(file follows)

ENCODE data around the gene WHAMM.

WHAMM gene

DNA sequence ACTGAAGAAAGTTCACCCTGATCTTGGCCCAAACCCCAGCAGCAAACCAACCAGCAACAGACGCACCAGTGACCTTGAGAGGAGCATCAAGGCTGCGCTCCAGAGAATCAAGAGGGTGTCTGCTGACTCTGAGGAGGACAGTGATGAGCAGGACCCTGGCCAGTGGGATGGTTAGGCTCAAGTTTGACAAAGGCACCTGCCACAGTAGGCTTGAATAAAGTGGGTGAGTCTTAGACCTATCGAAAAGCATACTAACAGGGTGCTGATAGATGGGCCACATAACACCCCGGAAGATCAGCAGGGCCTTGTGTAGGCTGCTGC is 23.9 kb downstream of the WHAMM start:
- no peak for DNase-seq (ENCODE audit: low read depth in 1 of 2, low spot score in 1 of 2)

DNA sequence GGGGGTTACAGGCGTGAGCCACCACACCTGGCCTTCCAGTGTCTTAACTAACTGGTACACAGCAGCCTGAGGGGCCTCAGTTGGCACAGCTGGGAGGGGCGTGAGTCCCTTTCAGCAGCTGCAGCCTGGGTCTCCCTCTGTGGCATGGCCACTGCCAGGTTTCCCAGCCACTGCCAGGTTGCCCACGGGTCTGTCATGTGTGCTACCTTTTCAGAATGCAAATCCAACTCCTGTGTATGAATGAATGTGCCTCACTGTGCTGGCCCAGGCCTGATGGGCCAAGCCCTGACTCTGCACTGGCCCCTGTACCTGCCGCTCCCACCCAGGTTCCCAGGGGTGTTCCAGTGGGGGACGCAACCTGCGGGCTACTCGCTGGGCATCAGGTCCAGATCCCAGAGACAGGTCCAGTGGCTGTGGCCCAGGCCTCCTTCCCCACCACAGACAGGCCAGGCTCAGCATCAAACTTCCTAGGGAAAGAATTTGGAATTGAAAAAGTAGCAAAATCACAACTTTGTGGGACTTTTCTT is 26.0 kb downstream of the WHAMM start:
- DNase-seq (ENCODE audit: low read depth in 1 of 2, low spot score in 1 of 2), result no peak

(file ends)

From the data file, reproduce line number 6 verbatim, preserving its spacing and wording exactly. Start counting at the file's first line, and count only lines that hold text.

- DNase-seq (ENCODE audit: low read depth in 1 of 2, low spot score in 1 of 2), result no peak